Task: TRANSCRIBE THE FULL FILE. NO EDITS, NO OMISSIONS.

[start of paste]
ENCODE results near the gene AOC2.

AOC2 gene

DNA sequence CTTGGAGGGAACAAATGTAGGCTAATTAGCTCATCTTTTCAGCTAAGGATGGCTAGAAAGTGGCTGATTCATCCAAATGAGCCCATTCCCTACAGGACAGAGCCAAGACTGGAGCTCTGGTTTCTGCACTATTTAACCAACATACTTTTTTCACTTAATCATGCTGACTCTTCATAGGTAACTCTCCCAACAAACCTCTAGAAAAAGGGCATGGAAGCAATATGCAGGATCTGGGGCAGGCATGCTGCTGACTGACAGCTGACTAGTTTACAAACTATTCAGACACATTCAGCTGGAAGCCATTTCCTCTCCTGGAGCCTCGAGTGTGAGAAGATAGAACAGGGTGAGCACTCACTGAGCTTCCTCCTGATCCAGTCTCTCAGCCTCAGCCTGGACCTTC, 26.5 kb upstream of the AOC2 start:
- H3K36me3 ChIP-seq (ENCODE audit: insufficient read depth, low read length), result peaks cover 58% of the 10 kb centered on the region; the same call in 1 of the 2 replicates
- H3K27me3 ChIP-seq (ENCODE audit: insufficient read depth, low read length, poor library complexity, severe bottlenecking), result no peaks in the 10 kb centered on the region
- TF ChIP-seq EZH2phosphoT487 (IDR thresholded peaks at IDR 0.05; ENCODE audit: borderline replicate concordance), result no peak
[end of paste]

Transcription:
ENCODE results near the gene AOC2.

AOC2 gene

DNA sequence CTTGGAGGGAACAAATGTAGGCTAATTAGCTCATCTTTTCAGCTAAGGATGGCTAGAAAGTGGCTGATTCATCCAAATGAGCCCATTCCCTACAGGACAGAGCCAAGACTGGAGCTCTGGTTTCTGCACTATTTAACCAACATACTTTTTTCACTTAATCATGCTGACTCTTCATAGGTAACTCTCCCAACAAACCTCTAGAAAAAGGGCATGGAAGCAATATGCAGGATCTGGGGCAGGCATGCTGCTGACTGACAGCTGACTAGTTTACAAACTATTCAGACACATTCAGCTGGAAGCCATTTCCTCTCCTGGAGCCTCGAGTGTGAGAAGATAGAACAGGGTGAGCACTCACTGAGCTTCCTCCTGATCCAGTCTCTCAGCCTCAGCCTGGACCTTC, 26.5 kb upstream of the AOC2 start:
- H3K36me3 ChIP-seq (ENCODE audit: insufficient read depth, low read length), result peaks cover 58% of the 10 kb centered on the region; the same call in 1 of the 2 replicates
- H3K27me3 ChIP-seq (ENCODE audit: insufficient read depth, low read length, poor library complexity, severe bottlenecking), result no peaks in the 10 kb centered on the region
- TF ChIP-seq EZH2phosphoT487 (IDR thresholded peaks at IDR 0.05; ENCODE audit: borderline replicate concordance), result no peak